And this year the course will be even more challenging.
The giant slalom and slalom race starts will begin further up the hill, making the run times slightly longer. In GS, the start will begin 10 vertical meters higher than in 2016 on a plateau at the top of the Superstar lift which will add one turning gate prior to Upper Headwall. The slalom start is approximately 70 meters higher up than last season, adding additional turns to the beginning of the course.
The general public is invited to view the women’s giant slalom and slalom races from free general admission areas or from the grandstands as a limited number of premium grandstand tickets remain. The free viewing areas will accommodate approximately 12,000 spectators and Killington will provide free parking and an enhanced shuttle system for event spectators during the weekend.
Last year, spectators were able to see almost half of the slalom course and more than a third of the GS course from the viewing areas. Jumbo screens in the viewing areas provide 100% viewing coverage.
The 2016 Killington GS winner Tessa Worley of France finished second in the inaugural race of the 2017 World Cup season at Soelden (AUT) on October 28, 2017. Mikaela Shiffrin of the US, who won the slalom title at Killington in 2016, finished a disappointing 5th. Viktoria Rebensburg of Germany came away with the first victory of the season. Rebensburg finished 19th in the Killington GS in 2016. Will she podium at the base of Superstar?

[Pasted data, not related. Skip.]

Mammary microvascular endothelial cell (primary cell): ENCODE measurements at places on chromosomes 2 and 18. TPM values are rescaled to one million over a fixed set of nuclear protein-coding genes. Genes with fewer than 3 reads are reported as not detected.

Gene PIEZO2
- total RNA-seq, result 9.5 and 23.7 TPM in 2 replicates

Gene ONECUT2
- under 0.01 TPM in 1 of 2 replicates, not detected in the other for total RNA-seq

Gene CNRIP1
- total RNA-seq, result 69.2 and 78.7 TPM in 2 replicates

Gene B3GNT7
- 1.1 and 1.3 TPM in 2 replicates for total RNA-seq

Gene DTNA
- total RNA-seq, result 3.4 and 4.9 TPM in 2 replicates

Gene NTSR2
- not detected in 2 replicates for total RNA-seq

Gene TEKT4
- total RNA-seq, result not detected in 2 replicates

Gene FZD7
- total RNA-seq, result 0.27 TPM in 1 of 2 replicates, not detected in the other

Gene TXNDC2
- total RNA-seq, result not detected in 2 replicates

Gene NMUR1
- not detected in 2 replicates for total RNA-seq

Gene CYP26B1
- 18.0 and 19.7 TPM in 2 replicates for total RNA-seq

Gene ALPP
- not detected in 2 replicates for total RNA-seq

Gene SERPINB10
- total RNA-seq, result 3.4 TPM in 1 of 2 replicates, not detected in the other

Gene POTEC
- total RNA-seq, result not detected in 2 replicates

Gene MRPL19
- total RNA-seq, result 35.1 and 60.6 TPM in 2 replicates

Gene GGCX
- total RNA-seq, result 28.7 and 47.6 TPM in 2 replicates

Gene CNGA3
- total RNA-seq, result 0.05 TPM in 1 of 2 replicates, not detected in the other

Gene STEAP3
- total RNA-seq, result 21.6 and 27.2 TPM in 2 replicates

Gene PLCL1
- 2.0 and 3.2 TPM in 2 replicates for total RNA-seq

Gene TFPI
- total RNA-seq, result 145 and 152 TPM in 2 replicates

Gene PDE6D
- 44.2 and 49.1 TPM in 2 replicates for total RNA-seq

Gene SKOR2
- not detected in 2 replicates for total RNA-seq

Mikaela Shiffrin shows her form in the first run of the AUDI FIS Ski World Cup Slalom at Killington. ©Mark D Phillips
Shiffrin, of course, will be the favorite to repeat on the podium for Sunday’s slalom. The Burke Mountain Academy graduate has attained the premier status of US and world skiers in the discipline. Lindsey Vonn, who has won an unprecedented 77 women’s World Cups and is closing in on the men’s mark of 86 held by Ingemar Stenmark, will set her sights on dethroning Shiffrin at the first race of the season on US soil.
And once the races finish each day, the party will continue.
“Combining top-notch entertainment with one of the world’s most premier ski racing events makes for an amazing, party-like weekend at Killington for families and fans of all ages,” said Mike Solimano, President and General Manager of Killington Resort. “We are thrilled Dispatch will headline our full weekend of World Cup Race festivities and hope the public comes out to enjoy the concerts, movie premiers, opening parades, fireworks, our unique dining experiences and autograph signings, in addition to the women’s giant slalom and slalom races.”